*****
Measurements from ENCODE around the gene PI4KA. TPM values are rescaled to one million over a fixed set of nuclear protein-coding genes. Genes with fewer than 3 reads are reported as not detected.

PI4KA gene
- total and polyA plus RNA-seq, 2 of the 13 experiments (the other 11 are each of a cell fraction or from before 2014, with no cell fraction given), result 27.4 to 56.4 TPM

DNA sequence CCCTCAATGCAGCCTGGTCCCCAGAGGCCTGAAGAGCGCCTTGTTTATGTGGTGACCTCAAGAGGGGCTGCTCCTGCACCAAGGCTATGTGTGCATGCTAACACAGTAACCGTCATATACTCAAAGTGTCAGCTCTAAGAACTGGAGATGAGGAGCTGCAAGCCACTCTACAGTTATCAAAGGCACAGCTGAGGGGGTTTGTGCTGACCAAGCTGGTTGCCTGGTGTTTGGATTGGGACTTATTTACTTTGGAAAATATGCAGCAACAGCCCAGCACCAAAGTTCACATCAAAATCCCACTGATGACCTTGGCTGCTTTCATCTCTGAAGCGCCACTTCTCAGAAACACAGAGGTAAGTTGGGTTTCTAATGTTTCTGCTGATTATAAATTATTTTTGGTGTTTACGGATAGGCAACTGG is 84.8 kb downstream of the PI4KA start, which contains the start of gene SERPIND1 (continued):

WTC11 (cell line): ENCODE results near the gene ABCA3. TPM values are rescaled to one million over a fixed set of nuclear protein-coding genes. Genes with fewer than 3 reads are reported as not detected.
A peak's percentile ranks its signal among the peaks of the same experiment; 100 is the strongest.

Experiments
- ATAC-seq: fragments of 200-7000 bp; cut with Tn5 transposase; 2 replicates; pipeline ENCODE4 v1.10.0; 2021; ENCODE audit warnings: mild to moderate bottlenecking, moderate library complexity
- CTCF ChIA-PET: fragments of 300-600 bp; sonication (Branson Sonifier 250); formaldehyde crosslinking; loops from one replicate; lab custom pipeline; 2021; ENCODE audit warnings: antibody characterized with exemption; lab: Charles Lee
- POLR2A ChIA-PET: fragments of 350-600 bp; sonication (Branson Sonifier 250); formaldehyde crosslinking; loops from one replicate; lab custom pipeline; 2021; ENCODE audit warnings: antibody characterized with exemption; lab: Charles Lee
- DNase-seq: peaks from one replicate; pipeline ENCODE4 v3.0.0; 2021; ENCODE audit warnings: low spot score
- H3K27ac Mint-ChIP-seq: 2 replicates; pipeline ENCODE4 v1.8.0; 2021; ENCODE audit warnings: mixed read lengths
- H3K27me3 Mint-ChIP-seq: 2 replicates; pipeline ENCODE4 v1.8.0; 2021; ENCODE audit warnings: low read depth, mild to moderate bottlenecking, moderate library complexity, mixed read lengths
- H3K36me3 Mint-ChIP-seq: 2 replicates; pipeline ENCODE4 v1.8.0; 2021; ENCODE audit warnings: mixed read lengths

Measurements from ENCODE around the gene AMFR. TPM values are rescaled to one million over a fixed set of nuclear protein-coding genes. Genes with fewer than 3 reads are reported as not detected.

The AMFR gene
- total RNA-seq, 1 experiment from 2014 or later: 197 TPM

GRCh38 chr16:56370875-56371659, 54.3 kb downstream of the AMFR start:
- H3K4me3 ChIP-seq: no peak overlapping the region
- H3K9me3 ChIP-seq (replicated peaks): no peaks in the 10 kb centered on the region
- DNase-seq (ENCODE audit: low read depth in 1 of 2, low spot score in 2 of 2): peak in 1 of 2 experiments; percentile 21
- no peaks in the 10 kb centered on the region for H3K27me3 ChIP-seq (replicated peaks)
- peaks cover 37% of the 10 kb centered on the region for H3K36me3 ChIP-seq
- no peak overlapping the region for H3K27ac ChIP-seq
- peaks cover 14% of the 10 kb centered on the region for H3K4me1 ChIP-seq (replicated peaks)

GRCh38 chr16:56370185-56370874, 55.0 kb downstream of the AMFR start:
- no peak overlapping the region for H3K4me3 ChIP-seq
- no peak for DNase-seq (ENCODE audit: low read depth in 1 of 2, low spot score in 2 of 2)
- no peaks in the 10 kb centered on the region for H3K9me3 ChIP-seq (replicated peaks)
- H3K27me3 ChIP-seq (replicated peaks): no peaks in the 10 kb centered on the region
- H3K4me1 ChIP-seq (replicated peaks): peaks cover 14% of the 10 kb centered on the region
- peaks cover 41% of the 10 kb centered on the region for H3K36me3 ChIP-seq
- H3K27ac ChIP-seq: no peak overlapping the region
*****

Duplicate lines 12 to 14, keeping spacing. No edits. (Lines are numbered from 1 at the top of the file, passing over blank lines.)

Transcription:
- H3K27ac Mint-ChIP-seq: 2 replicates; pipeline ENCODE4 v1.8.0; 2021; ENCODE audit warnings: mixed read lengths
- H3K27me3 Mint-ChIP-seq: 2 replicates; pipeline ENCODE4 v1.8.0; 2021; ENCODE audit warnings: low read depth, mild to moderate bottlenecking, moderate library complexity, mixed read lengths
- H3K36me3 Mint-ChIP-seq: 2 replicates; pipeline ENCODE4 v1.8.0; 2021; ENCODE audit warnings: mixed read lengths